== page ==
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Post by Niamh Walsh, Learnovate
Blockchain is hailed by fervent advocates as a path to a fairer, more democratic world that disrupts the unelected power and influence wielded by multinational companies and financial institutions. With public Blockchain networks, power and ownership is distributed and open to all. The network replaces the reliance on trust – key to traditional transactions – with a reliance on mathematical protocols and economic incentives that keep actors in the network active and honest.
As an open-source platform, Blockchain is owned by no-one and organisations and individuals across the globe are scrambling to develop the technology to find new ways to transact in business, government and education that may lead to more transparency, security and privacy for citizens of this promised new world order.
Blockchain is a ledger that holds transaction data. The ledger data is replicated across multiple nodes in the network – there is no centralised master copy. Each node holds a copy of the transaction data that anyone can access and verify. Every ten minutes the most recent transactions are bundled into a block hence the name Blockchain.
Each block contains a reference to the previous block chaining the blocks together to create a permanent secure record of all verified transactions. The transactions in a block are verified by peers on the network, known as miners, who validate the block by solving a mathematical puzzle. Once miners validate each block, they receive a financial incentive and can create a new block, building the eternal chain of transactions one block at a time.
When you make a payment traditionally, you rely on your bank to record the transaction in their private ledger accurately and amend the resulting balance of your account. With trustless Blockchain technology, you can transact with a third party directly and securely even if they are anonymous – you do not need to trust them. This security with anonymity is one reason Bitcoin has been accused of facilitating shadowy transactions on the dark web. The distributed nature of Blockchain means that everyone in the network has a copy of the ledger and anyone can verify the data stored in the Blockchain. Cryptology protocols assure consensus and the resulting security and integrity of the ledger.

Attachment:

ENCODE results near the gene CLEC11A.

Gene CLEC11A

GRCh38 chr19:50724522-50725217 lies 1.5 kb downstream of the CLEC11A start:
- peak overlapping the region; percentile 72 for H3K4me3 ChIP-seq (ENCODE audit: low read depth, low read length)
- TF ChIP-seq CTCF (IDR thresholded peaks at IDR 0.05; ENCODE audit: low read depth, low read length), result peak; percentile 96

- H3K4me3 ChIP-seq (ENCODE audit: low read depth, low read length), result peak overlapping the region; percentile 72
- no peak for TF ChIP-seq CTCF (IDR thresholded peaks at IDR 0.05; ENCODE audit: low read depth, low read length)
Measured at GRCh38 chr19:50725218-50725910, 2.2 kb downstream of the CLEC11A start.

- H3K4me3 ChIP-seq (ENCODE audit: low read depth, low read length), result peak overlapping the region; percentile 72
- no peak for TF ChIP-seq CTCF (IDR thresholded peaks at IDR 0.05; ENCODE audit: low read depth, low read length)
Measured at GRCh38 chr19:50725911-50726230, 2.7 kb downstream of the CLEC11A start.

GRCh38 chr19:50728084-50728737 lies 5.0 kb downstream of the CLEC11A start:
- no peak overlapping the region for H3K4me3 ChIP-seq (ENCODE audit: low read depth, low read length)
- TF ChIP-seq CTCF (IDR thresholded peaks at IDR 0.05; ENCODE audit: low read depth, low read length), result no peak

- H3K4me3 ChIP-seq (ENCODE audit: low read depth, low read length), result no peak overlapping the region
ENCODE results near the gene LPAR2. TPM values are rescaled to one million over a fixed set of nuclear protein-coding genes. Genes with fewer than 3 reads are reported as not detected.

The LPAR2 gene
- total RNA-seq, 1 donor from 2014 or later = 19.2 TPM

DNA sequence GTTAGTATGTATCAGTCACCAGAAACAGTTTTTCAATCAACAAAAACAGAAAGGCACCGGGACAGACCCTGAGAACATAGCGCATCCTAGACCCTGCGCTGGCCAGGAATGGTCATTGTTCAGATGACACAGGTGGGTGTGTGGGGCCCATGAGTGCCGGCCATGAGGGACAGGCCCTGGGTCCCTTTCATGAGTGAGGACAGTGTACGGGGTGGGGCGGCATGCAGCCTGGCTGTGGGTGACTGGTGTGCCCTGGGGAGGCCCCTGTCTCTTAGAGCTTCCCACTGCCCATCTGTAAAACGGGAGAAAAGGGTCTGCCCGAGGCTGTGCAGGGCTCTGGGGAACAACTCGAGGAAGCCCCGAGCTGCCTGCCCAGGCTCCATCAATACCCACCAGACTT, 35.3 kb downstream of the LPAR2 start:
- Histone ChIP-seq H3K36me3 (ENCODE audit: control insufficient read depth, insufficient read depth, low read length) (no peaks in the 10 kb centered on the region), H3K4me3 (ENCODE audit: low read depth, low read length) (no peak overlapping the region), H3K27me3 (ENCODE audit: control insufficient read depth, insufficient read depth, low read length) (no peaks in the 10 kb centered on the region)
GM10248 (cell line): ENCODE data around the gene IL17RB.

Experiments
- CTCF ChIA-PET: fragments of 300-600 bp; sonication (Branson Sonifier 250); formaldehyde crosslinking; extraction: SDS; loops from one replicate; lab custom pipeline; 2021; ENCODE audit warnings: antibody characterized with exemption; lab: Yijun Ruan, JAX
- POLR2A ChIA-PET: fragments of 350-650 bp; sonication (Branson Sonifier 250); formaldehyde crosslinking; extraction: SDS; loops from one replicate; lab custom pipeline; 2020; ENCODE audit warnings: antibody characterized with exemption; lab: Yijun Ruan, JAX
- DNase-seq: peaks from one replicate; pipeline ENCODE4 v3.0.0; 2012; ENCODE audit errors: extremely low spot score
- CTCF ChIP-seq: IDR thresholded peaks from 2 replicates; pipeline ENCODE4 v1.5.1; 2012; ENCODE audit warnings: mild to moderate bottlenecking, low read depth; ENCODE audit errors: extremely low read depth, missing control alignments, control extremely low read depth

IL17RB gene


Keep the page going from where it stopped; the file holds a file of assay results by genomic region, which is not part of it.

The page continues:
Proof of Work is a protocol where volunteers on a Blockchain network, known as miners, are incentivised to solve a mathematical problem that verifies the transactions in a block. This protocol manages consensus between nodes on the network and checks that transactions are legitimate before they are committed to the Blockchain. Cryptology negates the requirement for a centralised third party that we trust to verify the transaction. Once verified, transactions are stored in the Blockchain.
It takes a lot of time and computer power to solve the mathematical problem creating a disincentive for attackers because powering an attack would cost more than the ill-gotten gains are worth. This ensures Blockchain is secure but also means Blockchain consumes a lot of energy. According to some estimates, the energy expended by Bitcoin mining may already exceed the entire energy consumption of some developed nations such as Ireland.
Blockchain became a familiar term as the ledger that underpins the Bitcoin network. Bitcoin is the famous, or infamous, digital cryptocurrency that cuts out financial institutions by allowing peer-to-peer transactions. Often portrayed in the news as a volatile ‘get-rich-quick’ scheme, the Bitcoin project began as an open-source project influenced by the social impact of the financial crash in 2008.
The Bitcoin network was deliberately designed to function without a central regulatory authority. Instead, the network relies on consensus to regulate the currency. Instead of a financial authority verifying each transaction centrally, network nodes validate transactions by consensus before transactions are stored in the Blockchain. For this ‘trustless’ distributed system to work, transactions recorded in the ledger can never be reversed – each and every transaction is immutable.